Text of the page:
I think it is also important to stay interconnected as a society. To remember we do depend on each other and that none of us could do it all alone. While money makes the medium of exchange of labor easy and fast... it also makes it so impersonal that at times it can foster a false illusion of self-sufficiency which just doesn't exist in any modern society. Asking for help and/or borrowing little things from our neighbors not only increases daily contact and helps foster familiarity with our neighbors, friends, and family, it helps remind us of the reality of how most of the world really function, which is as a large, interconnected community. That uses specialization to optimize output so we all can have more material benefits and safety. We are long past the point where any significant part of the world lives as individuals or small family units out off the grid, thriving or dying on the land solely by the sweat of their own brow and creative efforts while at the dealing with the hazards of nature and chance. So it is good to remember that we actually do NEED our neighbors, friends, family and society in general to enjoy the life we currently live.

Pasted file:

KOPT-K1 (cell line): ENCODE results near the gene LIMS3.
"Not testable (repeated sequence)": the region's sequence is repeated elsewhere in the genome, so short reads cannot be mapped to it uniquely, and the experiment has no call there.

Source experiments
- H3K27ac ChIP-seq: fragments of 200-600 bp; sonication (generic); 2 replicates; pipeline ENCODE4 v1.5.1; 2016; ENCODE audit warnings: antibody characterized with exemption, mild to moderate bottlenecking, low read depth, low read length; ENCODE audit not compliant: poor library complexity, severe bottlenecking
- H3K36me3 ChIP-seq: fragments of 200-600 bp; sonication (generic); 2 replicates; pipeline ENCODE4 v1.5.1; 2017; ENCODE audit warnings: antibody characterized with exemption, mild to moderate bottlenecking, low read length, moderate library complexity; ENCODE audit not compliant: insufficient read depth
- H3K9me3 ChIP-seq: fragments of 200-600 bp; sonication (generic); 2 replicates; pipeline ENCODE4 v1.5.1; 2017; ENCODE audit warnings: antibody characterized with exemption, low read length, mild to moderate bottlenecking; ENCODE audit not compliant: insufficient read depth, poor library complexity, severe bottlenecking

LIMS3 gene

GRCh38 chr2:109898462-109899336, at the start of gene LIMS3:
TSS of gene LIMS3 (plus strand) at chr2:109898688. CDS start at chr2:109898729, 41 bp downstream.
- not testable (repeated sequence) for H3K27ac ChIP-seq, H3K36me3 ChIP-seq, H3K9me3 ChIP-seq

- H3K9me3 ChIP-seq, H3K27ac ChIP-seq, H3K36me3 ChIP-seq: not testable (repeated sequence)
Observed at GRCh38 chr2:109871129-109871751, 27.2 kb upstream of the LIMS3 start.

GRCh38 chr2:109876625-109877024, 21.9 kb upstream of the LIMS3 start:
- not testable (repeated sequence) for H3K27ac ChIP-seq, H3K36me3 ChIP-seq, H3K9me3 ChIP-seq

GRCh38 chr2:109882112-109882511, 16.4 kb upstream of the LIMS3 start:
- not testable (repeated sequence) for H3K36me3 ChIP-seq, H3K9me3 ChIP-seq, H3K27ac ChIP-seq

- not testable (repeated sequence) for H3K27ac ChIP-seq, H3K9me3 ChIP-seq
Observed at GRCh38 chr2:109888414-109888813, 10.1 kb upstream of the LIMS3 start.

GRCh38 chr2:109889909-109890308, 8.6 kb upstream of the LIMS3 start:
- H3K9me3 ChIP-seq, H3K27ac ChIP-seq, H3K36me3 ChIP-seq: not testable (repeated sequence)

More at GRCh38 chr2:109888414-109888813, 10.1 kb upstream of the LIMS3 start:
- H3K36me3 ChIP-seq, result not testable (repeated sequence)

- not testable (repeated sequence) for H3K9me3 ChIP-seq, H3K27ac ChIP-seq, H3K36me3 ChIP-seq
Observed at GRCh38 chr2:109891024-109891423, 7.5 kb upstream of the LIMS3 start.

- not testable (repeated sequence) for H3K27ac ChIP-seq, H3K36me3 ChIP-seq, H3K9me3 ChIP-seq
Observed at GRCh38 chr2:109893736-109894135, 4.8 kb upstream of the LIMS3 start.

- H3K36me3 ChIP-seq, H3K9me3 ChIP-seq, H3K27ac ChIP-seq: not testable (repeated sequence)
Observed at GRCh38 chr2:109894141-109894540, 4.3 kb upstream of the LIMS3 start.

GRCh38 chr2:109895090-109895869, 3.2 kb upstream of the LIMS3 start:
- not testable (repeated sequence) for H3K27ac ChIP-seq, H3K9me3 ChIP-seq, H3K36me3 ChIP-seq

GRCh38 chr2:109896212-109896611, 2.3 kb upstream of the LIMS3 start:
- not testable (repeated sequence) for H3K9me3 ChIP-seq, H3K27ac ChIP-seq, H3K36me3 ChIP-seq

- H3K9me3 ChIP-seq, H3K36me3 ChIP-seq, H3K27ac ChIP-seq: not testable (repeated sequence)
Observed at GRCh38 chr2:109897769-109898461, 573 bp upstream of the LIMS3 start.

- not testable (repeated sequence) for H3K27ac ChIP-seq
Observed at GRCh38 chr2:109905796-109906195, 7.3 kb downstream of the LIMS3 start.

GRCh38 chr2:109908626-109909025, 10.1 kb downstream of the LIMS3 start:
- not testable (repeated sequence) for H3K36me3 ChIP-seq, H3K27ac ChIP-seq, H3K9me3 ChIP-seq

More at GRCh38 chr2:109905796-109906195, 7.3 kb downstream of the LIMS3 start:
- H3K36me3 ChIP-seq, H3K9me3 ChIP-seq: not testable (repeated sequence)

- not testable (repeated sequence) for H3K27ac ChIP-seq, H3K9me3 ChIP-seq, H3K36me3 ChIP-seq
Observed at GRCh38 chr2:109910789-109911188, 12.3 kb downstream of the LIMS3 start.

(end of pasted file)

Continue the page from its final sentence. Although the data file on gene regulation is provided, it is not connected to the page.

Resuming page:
I have no idea who to ask for help, honestly. That's the problem.
So of course then there is the down side... I do a big charity project every year. This year due to health reasons I have fallen behind on it and the deadline is only a few weeks away. So for about the last 6 weeks I have been asking a lot of people for help. I have even started offering to pay a generous $10-15 an hour for some young people to come over and help me for just a couple of hours at a time. And so far mostly I have gotten a lot of "sure I will help" followed mostly by a lot of people then just not showing up at the time we agreed upon. So in addition to having sucked up my pride and basically started begging for help... I now have to deal with the disappointment of not getting it and being treated very discourteously several times as well. If you have to cancel... I understand. But just blowing a person off without even a phone call to let them know you are not coming is very disrespectful and disheartening. So asking for help is not a risk free endeavor. Not saying people shouldn't ask.... it is good for people to ask. But be ready to have it not work out sometimes... which isn't easy to deal with and can add to your burden.